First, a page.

Benny is throwing a leaving party for his ‘B.F.F.’, Kanoute, who is returning to Norway. Finally having his friend to himself, Benny sees it as his last chance to tell Kanoute a secret that may spell the end of their friendship.
With a premise as simple as this, the pressure is on for this short to deliver on substance.
Any fears are dispelled within a few seconds, however, as the two comedians at the film’s centre launch into the gags. The pacing is very well constructed, keeping the momentum going as the jokes are delivered with expert timing. Daniel Swann’s charm and slight creepiness guides Daniel Sorensen’s impeccable cluelessness to unease, as it becomes obvious that there is more to this friendship in Benny’s eyes.
The filmmaking is drenched in confidence: the shot selection, editing and soundtrack tell the story with such fluidity you are sucked in. Director Fabio Youniss’ willingness to let his stars do their ‘thing’ belies his security as a filmmaker; he lets them go when they are on a roll, and paces them when the film requires.
As a comedy, this film is a good mix of Peep Show duo dynamic awkwardness and each comedian’s own stand-up stylings. The writing is witty and the delivery sublime. Yet, for all the laughs, good performances, and technical expertise, these are not the reasons it was named Best UK Short Film at Iris Prize Festival 2012. They are not what makes this film so good.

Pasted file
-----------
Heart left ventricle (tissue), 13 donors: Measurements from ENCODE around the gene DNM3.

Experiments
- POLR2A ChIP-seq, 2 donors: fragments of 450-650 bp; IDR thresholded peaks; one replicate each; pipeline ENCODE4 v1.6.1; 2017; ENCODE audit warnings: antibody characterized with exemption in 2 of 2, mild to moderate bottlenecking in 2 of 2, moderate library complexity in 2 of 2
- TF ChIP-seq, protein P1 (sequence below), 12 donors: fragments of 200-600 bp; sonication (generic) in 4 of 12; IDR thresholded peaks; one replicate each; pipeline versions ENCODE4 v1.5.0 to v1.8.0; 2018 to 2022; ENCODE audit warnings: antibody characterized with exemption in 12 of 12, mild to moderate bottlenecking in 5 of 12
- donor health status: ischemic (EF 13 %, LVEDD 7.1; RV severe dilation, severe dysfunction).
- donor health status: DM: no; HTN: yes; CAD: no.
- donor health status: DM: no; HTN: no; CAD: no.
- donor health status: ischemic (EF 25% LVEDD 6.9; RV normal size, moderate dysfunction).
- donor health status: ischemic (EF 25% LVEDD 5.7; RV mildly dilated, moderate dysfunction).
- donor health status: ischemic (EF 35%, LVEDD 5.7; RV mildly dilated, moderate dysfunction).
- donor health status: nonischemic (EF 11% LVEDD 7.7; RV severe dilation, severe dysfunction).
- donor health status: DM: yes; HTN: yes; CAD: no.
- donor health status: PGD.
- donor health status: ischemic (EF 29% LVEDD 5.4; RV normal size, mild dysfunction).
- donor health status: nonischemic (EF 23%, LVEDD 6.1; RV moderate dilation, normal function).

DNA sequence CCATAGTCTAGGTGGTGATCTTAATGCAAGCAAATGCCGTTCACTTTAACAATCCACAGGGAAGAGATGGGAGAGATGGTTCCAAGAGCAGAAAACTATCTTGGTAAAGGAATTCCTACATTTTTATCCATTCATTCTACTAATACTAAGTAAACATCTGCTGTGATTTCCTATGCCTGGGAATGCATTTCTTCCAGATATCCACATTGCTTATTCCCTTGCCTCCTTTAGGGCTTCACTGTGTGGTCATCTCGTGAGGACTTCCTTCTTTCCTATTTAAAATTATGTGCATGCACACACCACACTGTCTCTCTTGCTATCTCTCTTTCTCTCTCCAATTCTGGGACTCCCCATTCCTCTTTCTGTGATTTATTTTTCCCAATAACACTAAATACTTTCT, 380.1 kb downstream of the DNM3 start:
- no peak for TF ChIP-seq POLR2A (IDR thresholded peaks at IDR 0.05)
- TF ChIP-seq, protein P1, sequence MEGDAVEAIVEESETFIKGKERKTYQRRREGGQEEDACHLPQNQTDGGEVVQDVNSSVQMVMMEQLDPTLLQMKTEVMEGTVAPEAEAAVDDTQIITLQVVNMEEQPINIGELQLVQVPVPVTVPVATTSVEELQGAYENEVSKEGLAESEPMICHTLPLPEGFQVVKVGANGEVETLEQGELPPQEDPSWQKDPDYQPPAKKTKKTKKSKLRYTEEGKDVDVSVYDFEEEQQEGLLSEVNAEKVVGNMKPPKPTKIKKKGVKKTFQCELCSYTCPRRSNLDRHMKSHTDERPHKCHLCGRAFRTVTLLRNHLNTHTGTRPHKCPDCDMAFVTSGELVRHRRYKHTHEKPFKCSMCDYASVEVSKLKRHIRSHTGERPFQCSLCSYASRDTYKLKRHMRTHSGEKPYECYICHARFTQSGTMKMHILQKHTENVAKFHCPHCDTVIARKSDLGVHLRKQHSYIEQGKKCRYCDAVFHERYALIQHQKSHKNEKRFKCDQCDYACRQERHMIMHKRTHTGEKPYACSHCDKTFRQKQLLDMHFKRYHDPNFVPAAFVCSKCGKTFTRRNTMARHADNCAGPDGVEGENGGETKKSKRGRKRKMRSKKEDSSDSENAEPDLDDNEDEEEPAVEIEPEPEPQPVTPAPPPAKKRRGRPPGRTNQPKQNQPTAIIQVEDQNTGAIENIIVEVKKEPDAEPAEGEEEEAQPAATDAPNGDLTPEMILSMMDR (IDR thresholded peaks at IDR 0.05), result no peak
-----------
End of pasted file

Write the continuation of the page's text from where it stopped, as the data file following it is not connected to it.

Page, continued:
There is an extra element. A darkness that looms in the distance and falls upon the audience so unexpectedly and so smoothly it takes you completely unawares. Youniss lets the camera run as Benny tells Kanoute about his father, and how he reacted to Benny’s love of dancing. Daniel Swann’s performance in this short time keeps the humour going while unsettling you in your seat. The insecure Benny is unveiled as a rich, nuanced character, ultimately endearing and subtly tragic.
It is not a game-changer and it is not mind-blowing. It is, however, beautifully understated; a shining example of how best to utilise the medium of short film.
Overall Opinion: Genuine and touching; intelligent and funny. A Stable for Disabled Horses has a big heart and a strong lead in the form of Daniel Swann. It keeps you entertained, while tugging at your heart-strings. The effortless way in which the tone flows from light to dark is masterful.
Lacking in grand ambitions, the film is very simple, but therein lies its charm. It does exactly what it sets out to do: make you laugh and make you think. Filmmakers and stars alike confidently exhibit their potential. Keep your eyes peeled for their next efforts.
Reviewer: Adrian Naik